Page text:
Really think about what your time is really worth and then ask that and say, "This is what my time is worth." Based on what other people are charging, based on what the market can bear without gouging people. Like unapologetically, "This is what my time costs." And I can decide that I'm going to negotiate or not. I mean, just to share a story before I forget, that somebody comes in in an M series BMW and wants a sliding scale on the rates, I'm like, "Dude, I mean, you drove up here in a 60, $70,000 car. Why should I drop my rates for you? I'm trying to make a living here."
Sasha Raskin: Because it's expensive.
Joe Castellano: It is expensive and they're welcome to ask. And being clear as a salesperson, as a business person where you're willing to bend and where you're not.
Sasha Raskin: So being clear on your boundaries.
Joe Castellano: The mindset of ... And part of healthy boundaries is your own boundaries and being willing to walk away. If something doesn't feel right for you, if you feel like, "Hey, this person's taking advantage of me," listen to that a little bit. You can take it to your supervisor if you think you need to or a professional support group. But the mindset of having a vision, working on that vision diligently and like finding the joy in it of just the unknown and you just don't know. I mean, with counseling people come in and you don't know what's going to come in the room when they walk in the door. But it's different when you have to like go out into the world and project yourself and say, "Hey, look, like I think what I'm doing is really special and I'm calling in these kinds of clients and this population and this is what I'm charging." And when you talk to people like you might want ... if you're going to have a real referral relationship with people you might want to like get clear with each other about like, "Hey, where's your sliding scale limit? Like, if the person can't afford to pay this where might you not be interested?"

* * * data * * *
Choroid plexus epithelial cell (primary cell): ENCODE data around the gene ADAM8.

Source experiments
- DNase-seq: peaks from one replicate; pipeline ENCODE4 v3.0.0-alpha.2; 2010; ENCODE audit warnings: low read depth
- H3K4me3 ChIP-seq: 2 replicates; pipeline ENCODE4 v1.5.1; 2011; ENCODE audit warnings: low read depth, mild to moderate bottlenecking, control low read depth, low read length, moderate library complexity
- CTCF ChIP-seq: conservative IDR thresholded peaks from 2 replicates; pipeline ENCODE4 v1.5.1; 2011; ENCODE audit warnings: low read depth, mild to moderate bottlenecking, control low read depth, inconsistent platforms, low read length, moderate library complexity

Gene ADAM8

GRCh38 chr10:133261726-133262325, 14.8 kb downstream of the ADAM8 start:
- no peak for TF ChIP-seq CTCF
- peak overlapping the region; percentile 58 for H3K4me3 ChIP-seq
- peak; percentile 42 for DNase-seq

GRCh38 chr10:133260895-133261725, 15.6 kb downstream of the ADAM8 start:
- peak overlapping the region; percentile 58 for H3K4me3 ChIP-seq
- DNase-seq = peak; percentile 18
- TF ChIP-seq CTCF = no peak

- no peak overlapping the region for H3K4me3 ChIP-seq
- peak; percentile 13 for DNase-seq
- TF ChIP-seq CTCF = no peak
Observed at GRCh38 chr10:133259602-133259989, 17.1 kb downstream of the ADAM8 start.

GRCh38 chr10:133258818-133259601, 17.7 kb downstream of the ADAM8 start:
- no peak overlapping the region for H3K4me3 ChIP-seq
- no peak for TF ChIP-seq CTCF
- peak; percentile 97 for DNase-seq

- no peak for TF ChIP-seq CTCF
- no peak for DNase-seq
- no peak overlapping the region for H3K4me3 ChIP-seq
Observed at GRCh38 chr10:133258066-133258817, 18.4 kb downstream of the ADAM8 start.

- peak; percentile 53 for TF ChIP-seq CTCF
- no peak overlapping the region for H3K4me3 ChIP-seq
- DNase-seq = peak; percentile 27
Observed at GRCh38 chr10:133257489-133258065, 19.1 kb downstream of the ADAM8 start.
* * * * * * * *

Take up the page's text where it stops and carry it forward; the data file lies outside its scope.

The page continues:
These kinds of conversations are often awkward and uncomfortable, but it's really important to be willing. As an entrepreneur you've got to be willing to discuss the business details of your business appropriately. And if you're going to take on as I did, I mean, I've got an office, I have two people working for me, we're looking to hire a third, something to remember as you grow and like, yes, there's an economy of scale and if it all works out you can do better than you would have done on your own, but as an entrepreneur if you have some ridiculous thing like we've encountered in 2020 where all of a sudden the market goes against you, like you're the person who eats last. Everybody else ...
Sasha Raskin: This is so important, Joe. I specifically am talking about how you pivoted your business and how flexible you are and able to adjust to external circumstances. I listened to this Dan Kennedy program and he was talking about that crisis doesn't necessarily hurt businesses; it mostly exposes businesses that are not set up well and are not flexible enough. We have one participant in our private practice accelerator who is offering massages, like that's his thing. And Covid hit and he cannot touch people, right? Especially at the beginning when we were cleaning surfaces all the time, that was like the big thing, right?